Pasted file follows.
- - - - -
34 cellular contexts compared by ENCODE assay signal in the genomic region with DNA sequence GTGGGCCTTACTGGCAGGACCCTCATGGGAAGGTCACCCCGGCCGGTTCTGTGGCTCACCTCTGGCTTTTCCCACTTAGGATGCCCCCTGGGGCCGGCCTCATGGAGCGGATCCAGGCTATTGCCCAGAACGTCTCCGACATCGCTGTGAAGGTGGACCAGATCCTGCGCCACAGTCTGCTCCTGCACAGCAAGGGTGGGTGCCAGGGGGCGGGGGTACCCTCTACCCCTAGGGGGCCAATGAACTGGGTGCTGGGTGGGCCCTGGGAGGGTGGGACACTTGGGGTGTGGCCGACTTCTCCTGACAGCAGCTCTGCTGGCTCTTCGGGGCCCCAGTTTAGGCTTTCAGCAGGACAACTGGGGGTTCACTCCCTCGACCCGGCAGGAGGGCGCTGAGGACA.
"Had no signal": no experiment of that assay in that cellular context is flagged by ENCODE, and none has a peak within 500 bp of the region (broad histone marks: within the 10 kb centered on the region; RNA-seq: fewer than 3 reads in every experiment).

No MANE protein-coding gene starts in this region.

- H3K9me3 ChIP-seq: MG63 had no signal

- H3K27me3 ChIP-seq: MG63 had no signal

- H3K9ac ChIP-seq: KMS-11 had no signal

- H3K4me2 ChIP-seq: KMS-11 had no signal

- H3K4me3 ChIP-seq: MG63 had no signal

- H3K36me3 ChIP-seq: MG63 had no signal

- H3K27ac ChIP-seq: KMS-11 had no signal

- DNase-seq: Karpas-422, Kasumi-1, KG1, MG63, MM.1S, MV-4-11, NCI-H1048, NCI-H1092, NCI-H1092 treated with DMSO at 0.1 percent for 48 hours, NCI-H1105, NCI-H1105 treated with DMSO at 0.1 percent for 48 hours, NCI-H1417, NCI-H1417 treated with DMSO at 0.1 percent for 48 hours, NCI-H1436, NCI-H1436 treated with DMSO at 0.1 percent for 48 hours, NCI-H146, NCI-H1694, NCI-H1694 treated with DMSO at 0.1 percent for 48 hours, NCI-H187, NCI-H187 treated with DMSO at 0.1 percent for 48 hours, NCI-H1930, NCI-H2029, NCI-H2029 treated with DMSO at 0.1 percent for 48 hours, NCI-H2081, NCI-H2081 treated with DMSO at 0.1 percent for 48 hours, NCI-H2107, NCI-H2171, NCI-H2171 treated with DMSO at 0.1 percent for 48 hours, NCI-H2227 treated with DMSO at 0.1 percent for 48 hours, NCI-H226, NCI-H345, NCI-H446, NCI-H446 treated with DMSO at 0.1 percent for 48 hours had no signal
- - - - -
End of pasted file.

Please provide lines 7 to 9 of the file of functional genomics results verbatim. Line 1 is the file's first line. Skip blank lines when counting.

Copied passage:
- H3K4me2 ChIP-seq: KMS-11 had no signal

- H3K4me3 ChIP-seq: MG63 had no signal

- H3K36me3 ChIP-seq: MG63 had no signal